Events / CNI Seminar: Andre Fenton

CNI Seminar: Andre Fenton

April 9, 2024
12:00 PM - 1:15 PM

111 Levin Building

Andre Fenton
Center for Neural Science


Cognition in the noise: remembering, remapping, and reframing cognition dynamics


How do we learn and know? For much of my career it was assumed that neurons respond to external stimuli as if to represent them. However, an equally plausible idea asserts that neuronal activity models experience because the activity is fundamentally internally-organized and instead of reflecting, it is fitted to the external features of the world. I will report on our investigations of acquired cognition through studies of spatially-tuned cells in the hippocampus and related areas. We started with the “noise,” uncertainty of spatially-tuned action potential discharge, a clue that cognitive variables might be in that noise. Our studies of knowledge embrace the interplay across the molecular, synaptic, network, and behavioral levels of biological organization. I’ll discuss the discharge of hippocampus place cells during phencyclidine intoxication and head-direction cells as different examples of internally-organized neural representations of the environment, as well as recent studies of the hippocampal remapping phenomenon, in which place fields rearrange according to cell-specific rules when the environment is changed. I suggest a “reregistration” reinterpretation, that hippocampal neural activity is fundamentally internally-organized such that cofiring relationships amongst the cells are largely invariant across distinct environments, despite the cell-specific rearrangement of place fields. Collectively these studies promote a view that rather than represent external information, subjective, internally-organized activity in the entorhinal-hippocampal circuit is actively fit to the environment for processing information that enables navigation and serves cognition.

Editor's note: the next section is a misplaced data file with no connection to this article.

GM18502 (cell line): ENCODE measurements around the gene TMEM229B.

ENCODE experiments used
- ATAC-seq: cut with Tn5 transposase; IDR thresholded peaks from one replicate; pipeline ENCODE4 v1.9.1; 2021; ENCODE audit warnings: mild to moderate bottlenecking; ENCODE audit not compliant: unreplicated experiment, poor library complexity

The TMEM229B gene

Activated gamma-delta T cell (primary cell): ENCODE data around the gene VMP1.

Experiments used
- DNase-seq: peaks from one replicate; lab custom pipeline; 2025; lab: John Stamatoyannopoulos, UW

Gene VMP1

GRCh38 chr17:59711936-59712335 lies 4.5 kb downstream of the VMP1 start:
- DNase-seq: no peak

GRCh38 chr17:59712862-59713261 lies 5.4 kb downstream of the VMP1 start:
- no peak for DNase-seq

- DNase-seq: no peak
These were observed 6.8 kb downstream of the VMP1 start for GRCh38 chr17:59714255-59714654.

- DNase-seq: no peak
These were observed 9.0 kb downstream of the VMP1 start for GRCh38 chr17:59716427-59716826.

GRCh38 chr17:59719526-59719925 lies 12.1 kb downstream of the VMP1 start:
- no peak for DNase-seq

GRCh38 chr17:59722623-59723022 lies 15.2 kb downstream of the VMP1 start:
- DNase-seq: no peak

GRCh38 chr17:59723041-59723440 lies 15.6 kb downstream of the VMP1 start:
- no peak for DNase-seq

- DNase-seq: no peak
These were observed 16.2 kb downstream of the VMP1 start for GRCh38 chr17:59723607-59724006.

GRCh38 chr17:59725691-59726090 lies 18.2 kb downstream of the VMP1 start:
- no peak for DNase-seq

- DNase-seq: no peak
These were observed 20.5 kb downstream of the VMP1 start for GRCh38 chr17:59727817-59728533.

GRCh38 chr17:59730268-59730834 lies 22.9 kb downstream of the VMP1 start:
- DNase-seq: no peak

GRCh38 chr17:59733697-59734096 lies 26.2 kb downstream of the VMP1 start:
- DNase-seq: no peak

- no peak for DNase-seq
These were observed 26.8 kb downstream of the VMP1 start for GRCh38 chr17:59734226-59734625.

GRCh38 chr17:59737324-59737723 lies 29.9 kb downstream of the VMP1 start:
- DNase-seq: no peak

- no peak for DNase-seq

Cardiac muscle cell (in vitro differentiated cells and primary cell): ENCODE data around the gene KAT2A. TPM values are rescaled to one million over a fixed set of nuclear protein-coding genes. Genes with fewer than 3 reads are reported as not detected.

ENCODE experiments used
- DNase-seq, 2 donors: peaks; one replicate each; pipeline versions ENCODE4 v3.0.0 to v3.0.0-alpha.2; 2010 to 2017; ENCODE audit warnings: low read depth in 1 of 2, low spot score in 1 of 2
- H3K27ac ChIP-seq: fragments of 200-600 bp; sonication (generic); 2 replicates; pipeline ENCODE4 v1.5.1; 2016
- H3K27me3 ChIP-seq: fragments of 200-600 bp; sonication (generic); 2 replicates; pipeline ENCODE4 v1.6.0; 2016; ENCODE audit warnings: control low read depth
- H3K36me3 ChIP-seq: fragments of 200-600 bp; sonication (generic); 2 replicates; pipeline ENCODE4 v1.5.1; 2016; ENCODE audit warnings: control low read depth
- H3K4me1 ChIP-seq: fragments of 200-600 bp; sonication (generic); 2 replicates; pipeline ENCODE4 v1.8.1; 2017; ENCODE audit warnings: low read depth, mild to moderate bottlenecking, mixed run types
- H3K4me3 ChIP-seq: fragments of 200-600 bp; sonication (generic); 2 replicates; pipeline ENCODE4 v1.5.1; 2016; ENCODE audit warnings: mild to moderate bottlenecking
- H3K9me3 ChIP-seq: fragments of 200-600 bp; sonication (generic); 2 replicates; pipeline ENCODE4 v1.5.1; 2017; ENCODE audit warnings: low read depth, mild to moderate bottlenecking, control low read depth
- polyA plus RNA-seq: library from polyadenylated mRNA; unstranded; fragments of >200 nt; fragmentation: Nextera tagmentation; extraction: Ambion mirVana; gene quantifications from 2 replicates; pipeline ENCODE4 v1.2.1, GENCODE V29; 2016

A pizza lunch willl be served.